Chefchaouen or Chaouen is a city in northwest Morocco. It is the chief town of the province of the same name, and is noted for its buildings in shades of blue.
Chefchaouen is situated in the Rif Mountains, just inland from Tangier and Tetouan. The city was founded in 1471, as a small fortress which still exists to this day, by Moulay Ali Ben Moussa Ben Rached El Alami to fight the Portuguese invasions of northern Morocco. Along with the Ghomara tribes of the region, many Moriscos and Jews settled here after the Spanish Reconquista in medieval times. In 1920, the Spanish seized Chefchaouen to form part of Spanish Morocco. Spanish troops imprisoned Abd el-Krim in the kasbah from 1916 to 1917, after he talked with the German consul Dr. Walter Zechlin (1879–1962).
Spain returned the city after the independence of Morocco in 1956.
Chefchaouen or Chaouen, as it is often called by Moroccans, is a popular tourist destination because of its proximity to Tangier and the Spanish enclave of Ceuta. The name refers to the shape of the mountain tops above the town, that look like the two horns (chaoua) of a goat. «Chef Chaouen» derives from the Berber word for horns, Ichawen. There are approximately two hundred hotels catering to the summer influx of European tourists. One distinction possessed by Chefchaouen is its blue-rinsed houses and buildings.
Chefchaouen is a popular shopping destination as well, as it offers many native handicrafts that are not available elsewhere in Morocco, such as wool garments and woven blankets. The goat cheese native to the area is also popular with tourists.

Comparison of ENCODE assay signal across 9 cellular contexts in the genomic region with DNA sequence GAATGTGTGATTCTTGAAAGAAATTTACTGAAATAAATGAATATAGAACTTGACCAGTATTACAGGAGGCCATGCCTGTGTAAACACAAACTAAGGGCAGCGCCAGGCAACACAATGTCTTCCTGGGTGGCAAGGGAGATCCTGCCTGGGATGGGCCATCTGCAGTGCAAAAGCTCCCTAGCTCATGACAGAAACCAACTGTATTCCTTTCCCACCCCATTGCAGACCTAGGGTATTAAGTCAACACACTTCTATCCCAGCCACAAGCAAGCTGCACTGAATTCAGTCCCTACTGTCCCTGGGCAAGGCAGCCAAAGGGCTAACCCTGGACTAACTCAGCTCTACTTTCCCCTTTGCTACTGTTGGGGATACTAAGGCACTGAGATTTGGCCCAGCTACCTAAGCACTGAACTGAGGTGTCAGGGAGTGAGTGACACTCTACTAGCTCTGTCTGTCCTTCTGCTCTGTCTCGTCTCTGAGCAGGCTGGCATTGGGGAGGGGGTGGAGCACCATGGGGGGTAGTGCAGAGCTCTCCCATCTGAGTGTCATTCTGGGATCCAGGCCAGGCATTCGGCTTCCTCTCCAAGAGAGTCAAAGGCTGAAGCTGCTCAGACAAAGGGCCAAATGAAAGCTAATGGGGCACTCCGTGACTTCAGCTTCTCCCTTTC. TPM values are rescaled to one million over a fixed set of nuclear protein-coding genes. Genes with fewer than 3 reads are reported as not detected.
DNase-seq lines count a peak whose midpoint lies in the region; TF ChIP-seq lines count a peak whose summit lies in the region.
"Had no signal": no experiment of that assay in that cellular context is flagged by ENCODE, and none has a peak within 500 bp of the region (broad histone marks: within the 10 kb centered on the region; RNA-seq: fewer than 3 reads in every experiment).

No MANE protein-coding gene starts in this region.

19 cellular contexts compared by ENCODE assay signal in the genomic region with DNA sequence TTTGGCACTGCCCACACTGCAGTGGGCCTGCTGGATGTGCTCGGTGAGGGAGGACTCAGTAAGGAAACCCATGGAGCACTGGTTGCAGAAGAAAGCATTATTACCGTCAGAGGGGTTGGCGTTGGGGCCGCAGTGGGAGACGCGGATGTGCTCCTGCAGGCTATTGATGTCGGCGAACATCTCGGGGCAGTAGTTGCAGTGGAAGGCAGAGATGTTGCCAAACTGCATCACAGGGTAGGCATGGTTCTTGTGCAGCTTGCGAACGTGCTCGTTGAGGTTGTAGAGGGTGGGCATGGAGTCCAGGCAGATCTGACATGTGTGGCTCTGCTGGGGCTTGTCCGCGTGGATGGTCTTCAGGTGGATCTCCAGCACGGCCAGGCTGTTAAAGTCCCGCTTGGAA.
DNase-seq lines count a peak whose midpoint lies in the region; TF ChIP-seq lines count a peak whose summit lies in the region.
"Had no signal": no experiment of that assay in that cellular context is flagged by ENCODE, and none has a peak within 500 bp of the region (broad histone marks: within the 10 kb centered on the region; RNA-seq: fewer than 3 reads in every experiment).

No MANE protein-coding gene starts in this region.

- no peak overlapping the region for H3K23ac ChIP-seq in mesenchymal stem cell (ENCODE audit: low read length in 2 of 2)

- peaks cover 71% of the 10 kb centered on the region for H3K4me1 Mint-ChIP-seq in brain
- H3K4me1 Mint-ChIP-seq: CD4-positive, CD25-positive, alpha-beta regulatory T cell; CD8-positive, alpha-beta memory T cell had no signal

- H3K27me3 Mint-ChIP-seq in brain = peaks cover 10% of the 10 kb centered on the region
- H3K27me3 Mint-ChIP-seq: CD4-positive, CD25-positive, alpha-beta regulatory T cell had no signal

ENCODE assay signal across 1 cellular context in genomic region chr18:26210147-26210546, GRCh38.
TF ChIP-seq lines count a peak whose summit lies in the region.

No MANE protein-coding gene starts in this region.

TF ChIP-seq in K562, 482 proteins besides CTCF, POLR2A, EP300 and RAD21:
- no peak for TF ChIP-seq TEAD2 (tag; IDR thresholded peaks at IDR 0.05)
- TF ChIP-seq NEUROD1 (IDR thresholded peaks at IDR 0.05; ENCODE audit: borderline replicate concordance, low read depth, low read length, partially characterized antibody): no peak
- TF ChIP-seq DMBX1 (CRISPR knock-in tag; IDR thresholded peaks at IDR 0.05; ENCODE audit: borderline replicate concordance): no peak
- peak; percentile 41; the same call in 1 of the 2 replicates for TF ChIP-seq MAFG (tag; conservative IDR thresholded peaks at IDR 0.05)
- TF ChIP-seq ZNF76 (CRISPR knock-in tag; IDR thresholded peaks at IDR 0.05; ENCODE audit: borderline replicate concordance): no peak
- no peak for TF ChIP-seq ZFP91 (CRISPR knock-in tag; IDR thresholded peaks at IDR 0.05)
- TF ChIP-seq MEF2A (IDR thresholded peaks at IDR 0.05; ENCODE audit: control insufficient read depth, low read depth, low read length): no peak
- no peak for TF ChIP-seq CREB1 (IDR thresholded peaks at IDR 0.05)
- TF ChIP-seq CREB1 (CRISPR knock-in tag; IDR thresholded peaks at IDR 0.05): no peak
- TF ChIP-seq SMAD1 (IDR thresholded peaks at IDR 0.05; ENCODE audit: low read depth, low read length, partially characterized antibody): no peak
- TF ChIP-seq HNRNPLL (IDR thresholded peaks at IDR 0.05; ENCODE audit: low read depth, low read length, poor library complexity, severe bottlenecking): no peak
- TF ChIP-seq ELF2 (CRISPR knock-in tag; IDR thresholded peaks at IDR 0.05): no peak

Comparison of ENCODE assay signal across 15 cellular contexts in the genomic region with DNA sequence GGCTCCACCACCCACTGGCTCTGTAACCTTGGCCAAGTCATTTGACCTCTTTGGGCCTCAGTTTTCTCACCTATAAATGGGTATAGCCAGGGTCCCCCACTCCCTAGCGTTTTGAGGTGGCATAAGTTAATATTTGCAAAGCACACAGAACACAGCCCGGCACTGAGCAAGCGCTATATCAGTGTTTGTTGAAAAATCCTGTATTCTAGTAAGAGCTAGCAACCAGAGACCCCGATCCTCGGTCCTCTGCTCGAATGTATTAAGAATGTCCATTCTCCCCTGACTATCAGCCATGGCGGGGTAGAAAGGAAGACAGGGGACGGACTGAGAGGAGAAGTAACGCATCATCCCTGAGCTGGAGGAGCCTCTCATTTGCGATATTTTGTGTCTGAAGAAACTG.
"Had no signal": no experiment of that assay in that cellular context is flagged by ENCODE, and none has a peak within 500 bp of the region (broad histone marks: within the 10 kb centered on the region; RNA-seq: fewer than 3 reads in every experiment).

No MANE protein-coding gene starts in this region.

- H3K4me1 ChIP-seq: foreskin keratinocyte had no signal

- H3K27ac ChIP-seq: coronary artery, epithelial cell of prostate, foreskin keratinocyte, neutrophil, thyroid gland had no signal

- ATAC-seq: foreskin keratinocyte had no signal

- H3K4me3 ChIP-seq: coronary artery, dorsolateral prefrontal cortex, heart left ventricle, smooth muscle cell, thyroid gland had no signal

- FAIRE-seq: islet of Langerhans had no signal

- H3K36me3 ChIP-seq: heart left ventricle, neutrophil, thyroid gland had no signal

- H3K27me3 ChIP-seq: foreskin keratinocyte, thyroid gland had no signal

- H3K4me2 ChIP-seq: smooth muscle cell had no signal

The countryside around it has a reputation for being a prolific source of kief. The Chefchaouen region is one of the main producers of cannabis in Morocco. Hashish is subsequently sold all over town, but is mostly the domain of native Chaouenis. A nearby attraction is the Kef Toghobeit Cave which is one of the deepest caves in Africa.
Chefchaouen’s blue walls are a popular subject of interest. There are several theories as to why the walls were painted blue. One popular theory is that the blue keeps mosquitos away, another is that Jews introduced the blue when they took refuge from Hitler in the 1930s. The blue is said to symbolize the sky and heaven, and serve as a reminder to lead a spiritual life.
The growing tourist industry is geared especially towards Spanish tourists, who are especially numerous during great Catholic feasts like Semana Santa and Christmas.
There are a number of distinct mosques in the town. Aside from the mosque at Place Uta Hammam in the medina, there is also a mosque dedicated to the patron saint of Northern Morocco’s Jebalah region, Moulay Abdeslam Ben Mchich Alami. His tomb and the village surrounding it is by the way an hour’s drive or so from Chefchaouen on the old road to Larache. There is also a ruined mosque built by the Spanish, with stairs still in the tower.
The beauty of Chefchaouen’s mountainous surroundings are enhanced by the contrast of the brightly painted medina. It is this beauty and the relaxed atmosphere of the town that makes Chefchaouen very attractive to visitors.
The main square in the medina is lined with cafes and filled to the brim with locals and tourist mingling easily. Another reason why backpackers love Chefchaouen is the easy availability of drugs. Tourism in Chaouen is driven by its reputation as center of the marijuana plantations region in North Morocco. During the summer approximately two hundred hotels cater to the influx of European tourists.